“The way they move Clowney around is very strategic, it’s very well conceived and planned, and the patterns they run with him when they move him around are very effective,” Reich said.

The freshest memory of Clowney among Colts’ fans is him biting on Luck’s hard count and jumping offside on a third-and-1 near midfield with 2 minutes remaining and Indy protecting a 24-21 lead. Clowney’s aggressiveness sealed the deal.

However, let’s keep in mind his ability to dominate. Clowney has 9 sacks, 16 tackles for loss and three fumble recoveries this season. In eight games against the Colts, he’s generated 4.5 sacks and 6 tackles for loss. In Houston’s 37-34 overtime win in Indy, Clowney recovered a Luck fumble in the end zone for a touchdown.

DeAndre Hopkins

Hopkins is coming off the best year of his career, and that’s saying something for someone who’s already been named to three Pro Bowls and one All-Pro team. He matched Andre Johnson’s club record with 115 receptions, his 1,572 yards rank third in team history and his 11 TDs are tied for second-most behind his record 13 in ’17. Hopkins also didn’t drop a pass. All season. He was targeted 163 times.

Defensive coordinator Matt Eberflus considers Hopkins one of the top wideouts in the league, and has had mixed results in defending him this season. In Houston’s 37-34 overtime win in Indy in week 4, Hopkins went off for 10 catches, 169 yards and one touchdown. His late 24-yard catch-and-run in OT set up Ka’imi Fairbairn’s game-winning 37-yard field goal.

But in the Colts’ win in Houston in week 14, Hopkins was limited to his least productive game of the season: 4 catches, 36 yards on 10 targets.

So is Eberflus confident in limiting Hopkins again? Or concerned he’ll enjoy another breakout game?

“It’s more of a concern,” he said. “When you are dealing with one of the best players in the league – just his skill set – it’s a concern. It’s an attention that everybody has to have their attention to that man because he’s so good.”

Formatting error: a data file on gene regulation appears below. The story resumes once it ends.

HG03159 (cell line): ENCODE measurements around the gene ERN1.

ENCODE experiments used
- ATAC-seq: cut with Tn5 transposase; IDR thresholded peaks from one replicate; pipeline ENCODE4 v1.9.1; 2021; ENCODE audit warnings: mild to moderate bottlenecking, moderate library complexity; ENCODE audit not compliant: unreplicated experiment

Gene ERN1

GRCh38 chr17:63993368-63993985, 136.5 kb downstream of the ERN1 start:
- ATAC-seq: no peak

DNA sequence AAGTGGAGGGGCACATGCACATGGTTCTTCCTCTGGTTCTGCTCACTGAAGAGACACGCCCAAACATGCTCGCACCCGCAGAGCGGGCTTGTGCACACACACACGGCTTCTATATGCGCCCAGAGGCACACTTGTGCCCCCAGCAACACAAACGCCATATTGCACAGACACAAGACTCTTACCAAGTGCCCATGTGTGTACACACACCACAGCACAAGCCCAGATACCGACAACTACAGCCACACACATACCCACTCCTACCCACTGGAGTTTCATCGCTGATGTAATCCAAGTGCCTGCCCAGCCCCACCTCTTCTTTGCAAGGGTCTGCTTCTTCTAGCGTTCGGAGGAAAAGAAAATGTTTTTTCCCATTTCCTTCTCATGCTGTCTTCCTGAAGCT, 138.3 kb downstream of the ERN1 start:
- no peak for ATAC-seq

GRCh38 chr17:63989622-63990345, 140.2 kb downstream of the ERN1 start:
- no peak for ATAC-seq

Deshaun Watson

He presents so many problems for Eberflus’ defense, many of which can be traced to Watson’s mobility/escapability. He has passed for 4,165 yards and 26 touchdowns with a 103.1 rating, and rushed/scrambled 99 times for 551 yards and 5 TDs. Priority 1 is to keep him in the pocket, which is easier said than done.

Reich insisted the Colts’ objective is to “keep him in the well.”

“Any time you get a playmaker like this at quarterback who can extend plays the way he does – big, strong, physical, can move – the more you can just keep him in the well the better off we’ll be,” he said.

When Watson eludes the pass rush and buys time to throw, he further stresses the secondary to stick with Hopkins and the other receiving options.

Houston coach Bill O’Brien also hasn’t been shy about using Watson as a tool in the ground game. His 551 rushing yards are a franchise record for a QB and rank third among league QBs this season.

The Colts have done a decent job of containing Watson. And by decent we mean he’s “only” passed for 642 yards and 3 TDs in two games against them this season. More to the point, Eberflus’ defense has kept Watson from having that breakout game with his legs – 11 total rushes, 76 yards.

Also, let’s not forget Watson was the NFL’s most “gettable” QB this year. He was sacked a league-high 62 times this season, and the Colts chipped in with 12.

You can follow Mike Chappell on Twitter at @mchappell51